• Skills
  • Traits

This approach to learning connects content and context to skills. It also requires a new system for assessing and measuring progress. By understanding their gaps and needs, teachers can decide together with students regarding the next step in the improvement of their education.

Five students sitting at a desk in a classroom with a teacher standing next to a projector in the background

The Changing Role of Teachers

Teachers are traditionally the directors in the classroom. However, in student-centered learning, teachers commit to learning from and alongside their students. This cultivates a safe space where students feel encouraged to test their theories, take risks and direct their own learning. Teachers who understand their students can offer opportunities to draw on specific skills, choices,  and interests. This allows students to transform facts into knowledge which can be applied to situations in the broader community.

Engaging activities and positive relationships with adults give students a sense of responsibility. When learners have a voice in setting their goals, motivation and achievement increases. Knowledge is most effective when students can relate the content to their lives outside of school. It is about internalizing and mastering subject matter so that it can be applied to new or unexpected situations.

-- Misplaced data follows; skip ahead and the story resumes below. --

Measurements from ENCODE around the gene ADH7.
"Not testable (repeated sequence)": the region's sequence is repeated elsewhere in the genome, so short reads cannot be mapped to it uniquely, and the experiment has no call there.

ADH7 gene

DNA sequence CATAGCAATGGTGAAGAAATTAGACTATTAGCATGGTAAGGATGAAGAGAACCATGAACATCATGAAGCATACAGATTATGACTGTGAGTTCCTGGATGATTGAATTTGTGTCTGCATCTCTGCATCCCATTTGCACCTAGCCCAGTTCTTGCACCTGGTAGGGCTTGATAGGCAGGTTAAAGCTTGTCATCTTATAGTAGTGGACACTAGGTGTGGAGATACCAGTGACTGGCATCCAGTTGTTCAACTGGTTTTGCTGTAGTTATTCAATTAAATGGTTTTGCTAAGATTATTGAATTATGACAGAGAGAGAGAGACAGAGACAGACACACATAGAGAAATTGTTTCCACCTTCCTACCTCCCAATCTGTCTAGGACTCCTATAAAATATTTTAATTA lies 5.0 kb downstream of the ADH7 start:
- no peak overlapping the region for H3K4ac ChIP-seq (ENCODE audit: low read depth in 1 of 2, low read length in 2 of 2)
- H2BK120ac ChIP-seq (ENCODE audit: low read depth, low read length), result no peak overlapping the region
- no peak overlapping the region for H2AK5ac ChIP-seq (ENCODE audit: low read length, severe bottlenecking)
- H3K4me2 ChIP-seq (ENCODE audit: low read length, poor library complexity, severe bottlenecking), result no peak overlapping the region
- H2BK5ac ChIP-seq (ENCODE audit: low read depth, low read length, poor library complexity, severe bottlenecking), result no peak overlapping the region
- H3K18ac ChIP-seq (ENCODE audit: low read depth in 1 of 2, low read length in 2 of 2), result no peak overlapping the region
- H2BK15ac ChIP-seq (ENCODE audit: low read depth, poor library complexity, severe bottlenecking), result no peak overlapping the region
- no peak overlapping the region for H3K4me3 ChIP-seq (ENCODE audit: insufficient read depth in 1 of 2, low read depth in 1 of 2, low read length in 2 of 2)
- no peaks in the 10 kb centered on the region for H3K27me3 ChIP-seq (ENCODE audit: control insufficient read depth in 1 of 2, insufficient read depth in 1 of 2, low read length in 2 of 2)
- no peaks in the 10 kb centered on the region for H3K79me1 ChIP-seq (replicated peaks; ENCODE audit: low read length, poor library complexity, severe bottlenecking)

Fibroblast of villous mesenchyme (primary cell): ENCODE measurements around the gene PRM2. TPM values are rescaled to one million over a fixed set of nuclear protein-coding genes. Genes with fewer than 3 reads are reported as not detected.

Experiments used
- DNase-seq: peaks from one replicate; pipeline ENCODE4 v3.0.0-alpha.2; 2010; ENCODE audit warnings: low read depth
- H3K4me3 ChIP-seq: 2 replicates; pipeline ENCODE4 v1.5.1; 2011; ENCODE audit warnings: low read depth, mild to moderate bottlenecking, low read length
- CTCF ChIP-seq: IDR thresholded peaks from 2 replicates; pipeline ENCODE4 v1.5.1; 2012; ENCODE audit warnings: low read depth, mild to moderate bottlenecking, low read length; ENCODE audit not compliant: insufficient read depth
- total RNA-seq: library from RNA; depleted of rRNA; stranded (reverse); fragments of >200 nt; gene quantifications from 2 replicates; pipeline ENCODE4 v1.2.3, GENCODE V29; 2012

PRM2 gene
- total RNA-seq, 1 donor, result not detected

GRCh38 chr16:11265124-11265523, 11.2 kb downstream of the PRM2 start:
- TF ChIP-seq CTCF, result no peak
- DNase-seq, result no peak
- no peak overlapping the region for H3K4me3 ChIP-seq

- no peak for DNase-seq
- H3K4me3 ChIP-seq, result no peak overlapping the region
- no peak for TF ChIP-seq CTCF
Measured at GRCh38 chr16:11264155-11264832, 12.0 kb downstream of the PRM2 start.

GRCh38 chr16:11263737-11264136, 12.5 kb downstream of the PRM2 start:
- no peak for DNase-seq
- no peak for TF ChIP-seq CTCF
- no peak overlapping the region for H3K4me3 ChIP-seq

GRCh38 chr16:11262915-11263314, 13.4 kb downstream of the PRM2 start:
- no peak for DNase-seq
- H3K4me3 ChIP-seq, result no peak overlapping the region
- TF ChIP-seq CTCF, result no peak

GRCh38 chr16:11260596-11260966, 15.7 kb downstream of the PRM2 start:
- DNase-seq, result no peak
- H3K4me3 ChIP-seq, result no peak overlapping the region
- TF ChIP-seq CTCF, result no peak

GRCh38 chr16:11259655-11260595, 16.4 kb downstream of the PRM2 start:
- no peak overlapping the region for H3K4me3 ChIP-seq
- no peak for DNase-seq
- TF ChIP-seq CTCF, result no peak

A shared vision of what success means and looks like for students not only boosts confidence and the ability to thrive in a rapidly changing environment but also provides them a feeling of fulfillment.

Elevating Student-Centered Learning

Collaboration between students typically does not occur organically. Assigning group assignments often has less than satisfactory results if there is no guidance provided to help them get started.

Activities must be intentionally designed so students have a reason to collaborate. Complex activities that require positive interdependence are engaging, challenging and multilayered, often beginning with projects that require identifying a problem.

Students become motivated and develop confidence when they are taken seriously and their work has an impact.  It is critical that students share intellectual space because it, promotes authentic collaboration. This helps them work effectively toward a common goal.

Empty classroom with wooden desks and a chemical equation written on a chalkboard

Help Transform Your School District

Active school boards have a deep commitment to advancing education in the community. They can help today’s students prepare to become tomorrow’s workforce by ensuring students have the skills and knowledge they need. Learn more about how to run for school board, and become an instrument for change in your community.